When it comes to running shoes, softer isn’t necessarily better.
That’s the word from Luxembourg, where researchers at the Sports Medicine Research Laboratory have found that shoes with cushioned midsoles are no better at preventing injury than those lacking extra padding.
As Runner’s World reports, the team followed 215 runners—most of whom cover about six miles twice a week at a 10-minute pace—over the course of five months.
Researchers assumed they’d see more injuries among those whose landings were cushioned by the less padded shoes, because the “shock-absorbing qualities of a running shoe are put forward as being especially important, since they influence repetitive impact forces that could be responsible for microtrauma and overuse injuries,” as their paper states.
But that wasn’t the case. Even heavier runners—those whom logic suggests would need the cushioning most—didn’t seem to benefit from the softer soles.
If sole softness didn’t predict injury, what did? According to the study, those runners with prior injuries were most likely to get hurt during the trial period. Those with higher BMI who seemed to exert themselves more also suffered more injuries, though as Runner’s World points out, “injury incidence in the high-BMI group was the same for both types of midsoles.”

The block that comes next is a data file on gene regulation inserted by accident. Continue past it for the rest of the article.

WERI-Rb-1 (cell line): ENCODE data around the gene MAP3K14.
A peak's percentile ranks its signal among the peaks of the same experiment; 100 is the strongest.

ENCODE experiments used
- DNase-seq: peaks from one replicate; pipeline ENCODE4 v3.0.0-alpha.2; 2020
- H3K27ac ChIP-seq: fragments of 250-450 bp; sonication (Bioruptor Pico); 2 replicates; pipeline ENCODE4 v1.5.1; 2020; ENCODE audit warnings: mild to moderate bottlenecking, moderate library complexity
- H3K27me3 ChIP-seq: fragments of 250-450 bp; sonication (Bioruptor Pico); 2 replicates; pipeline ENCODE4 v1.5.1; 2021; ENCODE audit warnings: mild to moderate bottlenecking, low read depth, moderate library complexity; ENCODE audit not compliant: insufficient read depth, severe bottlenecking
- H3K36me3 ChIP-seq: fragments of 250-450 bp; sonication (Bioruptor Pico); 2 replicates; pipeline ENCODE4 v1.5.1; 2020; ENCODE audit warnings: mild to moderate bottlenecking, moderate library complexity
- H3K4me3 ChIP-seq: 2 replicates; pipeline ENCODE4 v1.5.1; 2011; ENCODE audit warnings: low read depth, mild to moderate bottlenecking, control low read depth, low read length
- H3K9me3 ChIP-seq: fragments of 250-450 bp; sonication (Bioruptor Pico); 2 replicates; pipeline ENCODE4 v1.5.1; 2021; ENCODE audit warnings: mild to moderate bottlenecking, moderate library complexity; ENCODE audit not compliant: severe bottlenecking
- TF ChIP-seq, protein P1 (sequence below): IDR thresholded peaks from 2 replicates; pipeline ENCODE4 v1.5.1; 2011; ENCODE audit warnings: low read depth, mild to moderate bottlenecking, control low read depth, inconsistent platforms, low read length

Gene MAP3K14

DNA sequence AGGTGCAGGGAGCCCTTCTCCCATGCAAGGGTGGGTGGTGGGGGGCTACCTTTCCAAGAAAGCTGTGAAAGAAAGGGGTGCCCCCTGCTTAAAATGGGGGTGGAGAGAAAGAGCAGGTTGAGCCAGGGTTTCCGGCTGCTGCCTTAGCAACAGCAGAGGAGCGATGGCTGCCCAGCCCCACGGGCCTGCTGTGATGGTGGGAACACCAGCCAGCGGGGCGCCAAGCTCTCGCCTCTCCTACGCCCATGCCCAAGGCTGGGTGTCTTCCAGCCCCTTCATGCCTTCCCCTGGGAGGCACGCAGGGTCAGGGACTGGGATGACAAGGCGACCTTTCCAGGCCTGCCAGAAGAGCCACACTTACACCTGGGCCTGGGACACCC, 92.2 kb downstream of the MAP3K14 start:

Experience and participation in other sports, meanwhile, seemed to lessen one’s chances of injury.
Coming on the heels—pun very much intended—of last month’s discovery of a fourth type of footstrike, this latest study underscores how tough a challenge shoemakers face. Perhaps synthetic-tissue biologists will have better luck.
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